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Political Consensus Is Fraying in Europe

Signs of the fraying of political consensus in Europe are showing up again this morning:

1) Was Mariano Rajoy straight with Spanish voters? The Spanish prime minister insisted over the weekend that Spain's banking bailout would come with no strings — no troika (European Union, European Central Bank , and International Monetary Fund ) supervisors. But apparently that is not the case. Germany said that there will be outside inspectors overseeing the loans, just like the other bailouts. Hm.

2) You need a bigger boat: Fitch bluntly said what the markets reflected yesterday: That muddling through is not good enough. It said that all sovereign credit ratings in Europe —including the four remaining AAA-rated members — risk downgrades unless they find a more lasting solution to the euro zone crisis; that follows Moody's warning.

3) You gotta love Fekter: Maria Fekter is Austria's finance minister and she can't keep her mouth shut. In a TV interview, she bluntly said that Italy may be next for a bailout. That's not exactly shocking, but in the polite world of the EU it is really talking out of turn.

4) Today, a raft of EU officials called for creation of a "banking union." The word "banking union" has become the new fashionable phrase in Europe, replacing long-term refinancing operations (LTROs). But what exactly is a banking union? Near as I can tell, it's a hash of various proposals: deposit guarantees, a resolution fund for ailing banks, and unified regulatory oversight across the entire European Union. That's all 27 countries, not just the 17 countries in the euro zone. Good luck.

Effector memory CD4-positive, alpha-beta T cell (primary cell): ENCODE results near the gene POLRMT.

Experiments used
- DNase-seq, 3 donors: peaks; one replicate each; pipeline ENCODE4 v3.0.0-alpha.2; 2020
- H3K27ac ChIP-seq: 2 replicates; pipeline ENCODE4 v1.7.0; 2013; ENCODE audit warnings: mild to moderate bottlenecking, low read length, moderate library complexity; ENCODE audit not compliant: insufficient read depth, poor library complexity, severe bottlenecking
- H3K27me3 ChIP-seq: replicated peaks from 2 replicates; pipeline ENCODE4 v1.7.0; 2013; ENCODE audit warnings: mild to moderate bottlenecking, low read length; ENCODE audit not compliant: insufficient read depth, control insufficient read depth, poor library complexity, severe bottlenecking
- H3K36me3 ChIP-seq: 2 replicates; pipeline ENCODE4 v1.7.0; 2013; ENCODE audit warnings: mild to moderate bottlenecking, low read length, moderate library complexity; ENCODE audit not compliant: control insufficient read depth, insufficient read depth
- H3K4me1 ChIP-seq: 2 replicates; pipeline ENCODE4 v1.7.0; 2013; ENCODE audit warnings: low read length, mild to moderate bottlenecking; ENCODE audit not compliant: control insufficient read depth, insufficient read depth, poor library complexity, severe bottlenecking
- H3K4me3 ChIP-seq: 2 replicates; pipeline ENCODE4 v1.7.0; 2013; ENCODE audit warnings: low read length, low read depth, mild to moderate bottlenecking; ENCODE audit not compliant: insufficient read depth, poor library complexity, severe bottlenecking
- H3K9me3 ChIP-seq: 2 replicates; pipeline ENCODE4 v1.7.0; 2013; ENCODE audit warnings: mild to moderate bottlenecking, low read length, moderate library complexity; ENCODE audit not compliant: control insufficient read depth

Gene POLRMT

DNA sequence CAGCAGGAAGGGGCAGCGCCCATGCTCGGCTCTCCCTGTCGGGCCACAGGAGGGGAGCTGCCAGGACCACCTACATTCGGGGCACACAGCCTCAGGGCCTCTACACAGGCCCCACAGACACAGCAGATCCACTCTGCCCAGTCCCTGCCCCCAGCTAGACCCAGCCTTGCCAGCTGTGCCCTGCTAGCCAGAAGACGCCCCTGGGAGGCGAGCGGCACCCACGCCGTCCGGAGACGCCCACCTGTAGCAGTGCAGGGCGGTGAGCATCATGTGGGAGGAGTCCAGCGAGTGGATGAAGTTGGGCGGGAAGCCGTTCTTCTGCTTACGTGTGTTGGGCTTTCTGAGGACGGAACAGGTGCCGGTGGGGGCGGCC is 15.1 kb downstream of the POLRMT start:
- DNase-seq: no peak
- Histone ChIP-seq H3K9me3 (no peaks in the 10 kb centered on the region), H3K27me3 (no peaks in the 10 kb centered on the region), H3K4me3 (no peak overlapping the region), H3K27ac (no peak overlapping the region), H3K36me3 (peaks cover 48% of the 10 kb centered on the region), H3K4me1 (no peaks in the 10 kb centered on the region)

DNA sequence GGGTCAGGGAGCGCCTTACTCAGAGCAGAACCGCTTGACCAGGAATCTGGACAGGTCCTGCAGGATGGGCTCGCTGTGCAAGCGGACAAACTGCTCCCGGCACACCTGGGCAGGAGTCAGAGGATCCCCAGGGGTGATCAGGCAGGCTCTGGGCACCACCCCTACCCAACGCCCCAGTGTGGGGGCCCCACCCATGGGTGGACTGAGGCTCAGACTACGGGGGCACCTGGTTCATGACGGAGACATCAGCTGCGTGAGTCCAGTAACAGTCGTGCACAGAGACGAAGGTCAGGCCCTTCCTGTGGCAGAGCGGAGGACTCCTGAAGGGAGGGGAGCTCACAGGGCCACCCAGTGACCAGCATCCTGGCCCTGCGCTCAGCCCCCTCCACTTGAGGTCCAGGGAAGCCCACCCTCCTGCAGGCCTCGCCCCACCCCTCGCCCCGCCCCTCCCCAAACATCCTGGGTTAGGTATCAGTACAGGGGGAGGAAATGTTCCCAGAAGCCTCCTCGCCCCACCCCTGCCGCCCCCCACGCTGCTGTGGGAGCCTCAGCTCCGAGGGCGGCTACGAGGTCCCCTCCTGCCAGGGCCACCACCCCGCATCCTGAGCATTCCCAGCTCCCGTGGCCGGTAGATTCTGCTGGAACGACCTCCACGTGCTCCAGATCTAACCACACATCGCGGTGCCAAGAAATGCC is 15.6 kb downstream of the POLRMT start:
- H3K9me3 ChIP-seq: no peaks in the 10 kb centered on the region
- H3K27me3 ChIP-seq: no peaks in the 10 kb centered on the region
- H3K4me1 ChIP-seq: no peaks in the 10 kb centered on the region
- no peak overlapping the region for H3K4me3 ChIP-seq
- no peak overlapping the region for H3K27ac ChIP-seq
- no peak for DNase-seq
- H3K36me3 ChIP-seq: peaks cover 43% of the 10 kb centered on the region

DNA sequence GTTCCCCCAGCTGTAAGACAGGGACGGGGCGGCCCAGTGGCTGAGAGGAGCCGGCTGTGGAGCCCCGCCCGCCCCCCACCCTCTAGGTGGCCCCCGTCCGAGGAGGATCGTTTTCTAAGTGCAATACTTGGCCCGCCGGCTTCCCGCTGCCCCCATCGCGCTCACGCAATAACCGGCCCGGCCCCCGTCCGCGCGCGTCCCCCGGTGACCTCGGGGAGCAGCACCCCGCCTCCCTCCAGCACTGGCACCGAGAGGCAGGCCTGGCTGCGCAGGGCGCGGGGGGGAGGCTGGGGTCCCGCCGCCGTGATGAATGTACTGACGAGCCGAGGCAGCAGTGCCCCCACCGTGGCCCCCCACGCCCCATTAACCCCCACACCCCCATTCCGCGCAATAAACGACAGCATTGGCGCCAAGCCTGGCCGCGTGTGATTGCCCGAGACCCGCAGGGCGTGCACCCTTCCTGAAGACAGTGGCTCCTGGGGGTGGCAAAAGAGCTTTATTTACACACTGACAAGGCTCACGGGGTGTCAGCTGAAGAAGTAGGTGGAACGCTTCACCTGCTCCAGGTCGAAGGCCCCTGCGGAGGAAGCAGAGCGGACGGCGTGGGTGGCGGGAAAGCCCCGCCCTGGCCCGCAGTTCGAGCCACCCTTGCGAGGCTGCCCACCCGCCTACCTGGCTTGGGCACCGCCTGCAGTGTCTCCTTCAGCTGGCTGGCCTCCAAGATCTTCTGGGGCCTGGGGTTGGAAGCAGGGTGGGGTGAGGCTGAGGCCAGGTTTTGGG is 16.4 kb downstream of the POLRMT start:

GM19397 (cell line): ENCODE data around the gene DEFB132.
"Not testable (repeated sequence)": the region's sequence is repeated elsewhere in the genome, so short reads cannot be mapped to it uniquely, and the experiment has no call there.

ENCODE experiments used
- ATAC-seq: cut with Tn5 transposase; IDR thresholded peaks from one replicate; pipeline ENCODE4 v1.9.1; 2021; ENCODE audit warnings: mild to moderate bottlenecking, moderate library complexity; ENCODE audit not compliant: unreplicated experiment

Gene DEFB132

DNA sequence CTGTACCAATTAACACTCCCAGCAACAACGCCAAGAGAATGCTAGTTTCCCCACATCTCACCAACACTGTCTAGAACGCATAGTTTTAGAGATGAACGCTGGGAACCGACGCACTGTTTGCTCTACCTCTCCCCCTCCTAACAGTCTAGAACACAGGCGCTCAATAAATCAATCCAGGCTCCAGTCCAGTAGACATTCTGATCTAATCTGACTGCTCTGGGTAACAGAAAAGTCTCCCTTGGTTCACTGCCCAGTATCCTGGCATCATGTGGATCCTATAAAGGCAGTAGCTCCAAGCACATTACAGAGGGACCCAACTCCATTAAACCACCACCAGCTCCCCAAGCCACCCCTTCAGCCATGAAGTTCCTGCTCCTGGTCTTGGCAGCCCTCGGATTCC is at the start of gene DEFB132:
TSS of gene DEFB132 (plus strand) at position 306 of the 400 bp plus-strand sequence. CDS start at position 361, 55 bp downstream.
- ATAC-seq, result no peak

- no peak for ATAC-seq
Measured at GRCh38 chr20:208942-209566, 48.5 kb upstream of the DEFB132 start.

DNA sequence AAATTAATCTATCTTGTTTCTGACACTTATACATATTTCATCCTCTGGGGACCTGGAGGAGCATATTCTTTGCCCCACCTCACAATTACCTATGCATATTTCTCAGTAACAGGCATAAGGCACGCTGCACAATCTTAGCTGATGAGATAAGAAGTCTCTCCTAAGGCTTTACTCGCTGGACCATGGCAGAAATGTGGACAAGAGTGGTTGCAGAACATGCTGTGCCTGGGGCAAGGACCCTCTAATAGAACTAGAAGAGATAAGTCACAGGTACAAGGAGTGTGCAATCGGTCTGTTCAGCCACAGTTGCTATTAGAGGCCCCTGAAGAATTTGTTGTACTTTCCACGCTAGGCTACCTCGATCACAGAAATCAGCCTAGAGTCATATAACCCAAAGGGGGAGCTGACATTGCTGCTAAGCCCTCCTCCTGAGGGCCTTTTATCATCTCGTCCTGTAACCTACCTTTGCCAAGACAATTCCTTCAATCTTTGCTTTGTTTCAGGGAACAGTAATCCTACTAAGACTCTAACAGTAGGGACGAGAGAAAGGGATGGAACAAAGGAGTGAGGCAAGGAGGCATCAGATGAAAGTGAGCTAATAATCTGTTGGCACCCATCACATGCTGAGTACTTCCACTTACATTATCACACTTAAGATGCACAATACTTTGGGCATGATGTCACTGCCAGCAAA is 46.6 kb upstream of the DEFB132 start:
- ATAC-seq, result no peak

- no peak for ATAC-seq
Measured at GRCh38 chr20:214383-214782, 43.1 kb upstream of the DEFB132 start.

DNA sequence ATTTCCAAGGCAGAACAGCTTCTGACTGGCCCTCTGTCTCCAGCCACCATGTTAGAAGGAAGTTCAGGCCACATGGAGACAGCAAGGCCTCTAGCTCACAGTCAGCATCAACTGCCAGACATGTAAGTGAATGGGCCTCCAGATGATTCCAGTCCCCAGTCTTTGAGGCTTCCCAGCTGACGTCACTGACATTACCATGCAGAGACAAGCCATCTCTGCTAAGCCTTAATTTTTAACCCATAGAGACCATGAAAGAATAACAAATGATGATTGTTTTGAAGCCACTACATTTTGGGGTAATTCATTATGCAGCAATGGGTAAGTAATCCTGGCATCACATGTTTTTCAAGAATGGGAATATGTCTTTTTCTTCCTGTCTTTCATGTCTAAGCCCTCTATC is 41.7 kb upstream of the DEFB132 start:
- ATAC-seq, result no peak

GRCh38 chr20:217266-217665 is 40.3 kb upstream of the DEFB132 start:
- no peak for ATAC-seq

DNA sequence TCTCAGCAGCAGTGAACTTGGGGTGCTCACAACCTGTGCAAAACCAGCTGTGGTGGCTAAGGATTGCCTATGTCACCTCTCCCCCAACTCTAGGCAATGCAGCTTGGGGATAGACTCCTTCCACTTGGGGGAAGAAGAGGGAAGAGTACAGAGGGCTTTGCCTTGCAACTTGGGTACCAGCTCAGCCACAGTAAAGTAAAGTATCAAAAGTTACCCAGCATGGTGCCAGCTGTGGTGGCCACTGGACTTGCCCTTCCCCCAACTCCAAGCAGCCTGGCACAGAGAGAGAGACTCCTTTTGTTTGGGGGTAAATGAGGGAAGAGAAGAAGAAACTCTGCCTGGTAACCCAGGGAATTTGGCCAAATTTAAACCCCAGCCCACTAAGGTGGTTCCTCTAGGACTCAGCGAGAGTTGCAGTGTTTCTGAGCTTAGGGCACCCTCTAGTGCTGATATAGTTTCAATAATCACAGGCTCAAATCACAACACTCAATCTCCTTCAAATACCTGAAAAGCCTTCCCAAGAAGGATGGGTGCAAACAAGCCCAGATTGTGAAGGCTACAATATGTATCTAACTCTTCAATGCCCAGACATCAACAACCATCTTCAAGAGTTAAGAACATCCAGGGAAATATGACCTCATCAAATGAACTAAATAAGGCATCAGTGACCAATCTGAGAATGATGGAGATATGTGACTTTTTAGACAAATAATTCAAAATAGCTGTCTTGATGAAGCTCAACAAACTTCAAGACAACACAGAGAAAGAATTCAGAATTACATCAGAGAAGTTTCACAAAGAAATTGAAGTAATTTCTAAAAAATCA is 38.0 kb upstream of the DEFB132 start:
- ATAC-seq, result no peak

5) German Chancellor Angela Merkel again reiterated opposition to Eurobonds, but did say, "We want more Europe," but that to get it "we must be prepared to give up national sovereignty."

Elsewhere:

1) India's industrial output flatlined in April. What happened to the great growth engine that was supposed to be India? Poor governance and a stifling bureaucracy seem to be doing it in.

Remember when BRIC (Brazil, Russia, India and China) was a magic word that conjured growth, progress, and hope? Yesterday Standard & Poor's said India may become the first of the BRIC countries to lose its investment grade credit rating due to its refusal to adopt more economic liberalization.

—By CNBC’s Bob Pisani

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  • A CNBC reporter since 1990, Bob Pisani covers Wall Street from the floor of the New York Stock Exchange.

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